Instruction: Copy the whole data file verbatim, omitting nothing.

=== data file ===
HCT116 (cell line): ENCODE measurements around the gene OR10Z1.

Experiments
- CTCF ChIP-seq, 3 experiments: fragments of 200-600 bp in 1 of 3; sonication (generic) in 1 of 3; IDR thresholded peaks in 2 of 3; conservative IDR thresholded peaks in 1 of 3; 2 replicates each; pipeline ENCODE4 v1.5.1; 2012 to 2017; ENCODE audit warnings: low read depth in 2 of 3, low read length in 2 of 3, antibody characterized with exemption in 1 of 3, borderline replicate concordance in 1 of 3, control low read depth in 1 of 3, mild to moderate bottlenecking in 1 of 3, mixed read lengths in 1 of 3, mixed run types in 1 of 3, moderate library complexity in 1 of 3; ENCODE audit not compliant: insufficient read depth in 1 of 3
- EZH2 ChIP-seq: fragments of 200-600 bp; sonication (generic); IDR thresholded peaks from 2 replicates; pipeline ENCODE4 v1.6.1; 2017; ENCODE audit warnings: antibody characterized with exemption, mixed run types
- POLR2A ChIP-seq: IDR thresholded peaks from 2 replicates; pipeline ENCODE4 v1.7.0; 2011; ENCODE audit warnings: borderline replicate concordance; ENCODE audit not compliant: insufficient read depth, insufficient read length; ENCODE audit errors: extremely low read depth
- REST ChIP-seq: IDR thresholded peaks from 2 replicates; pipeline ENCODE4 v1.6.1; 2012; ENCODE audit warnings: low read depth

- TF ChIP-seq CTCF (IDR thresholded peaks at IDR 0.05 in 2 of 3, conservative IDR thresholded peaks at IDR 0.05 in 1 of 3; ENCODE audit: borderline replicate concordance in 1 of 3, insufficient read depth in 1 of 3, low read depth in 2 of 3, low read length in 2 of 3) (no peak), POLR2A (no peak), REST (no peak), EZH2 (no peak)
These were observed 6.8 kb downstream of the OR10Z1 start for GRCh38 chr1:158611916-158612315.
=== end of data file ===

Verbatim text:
HCT116 (cell line): ENCODE measurements around the gene OR10Z1.

Experiments
- CTCF ChIP-seq, 3 experiments: fragments of 200-600 bp in 1 of 3; sonication (generic) in 1 of 3; IDR thresholded peaks in 2 of 3; conservative IDR thresholded peaks in 1 of 3; 2 replicates each; pipeline ENCODE4 v1.5.1; 2012 to 2017; ENCODE audit warnings: low read depth in 2 of 3, low read length in 2 of 3, antibody characterized with exemption in 1 of 3, borderline replicate concordance in 1 of 3, control low read depth in 1 of 3, mild to moderate bottlenecking in 1 of 3, mixed read lengths in 1 of 3, mixed run types in 1 of 3, moderate library complexity in 1 of 3; ENCODE audit not compliant: insufficient read depth in 1 of 3
- EZH2 ChIP-seq: fragments of 200-600 bp; sonication (generic); IDR thresholded peaks from 2 replicates; pipeline ENCODE4 v1.6.1; 2017; ENCODE audit warnings: antibody characterized with exemption, mixed run types
- POLR2A ChIP-seq: IDR thresholded peaks from 2 replicates; pipeline ENCODE4 v1.7.0; 2011; ENCODE audit warnings: borderline replicate concordance; ENCODE audit not compliant: insufficient read depth, insufficient read length; ENCODE audit errors: extremely low read depth
- REST ChIP-seq: IDR thresholded peaks from 2 replicates; pipeline ENCODE4 v1.6.1; 2012; ENCODE audit warnings: low read depth

- TF ChIP-seq CTCF (IDR thresholded peaks at IDR 0.05 in 2 of 3, conservative IDR thresholded peaks at IDR 0.05 in 1 of 3; ENCODE audit: borderline replicate concordance in 1 of 3, insufficient read depth in 1 of 3, low read depth in 2 of 3, low read length in 2 of 3) (no peak), POLR2A (no peak), REST (no peak), EZH2 (no peak)
These were observed 6.8 kb downstream of the OR10Z1 start for GRCh38 chr1:158611916-158612315.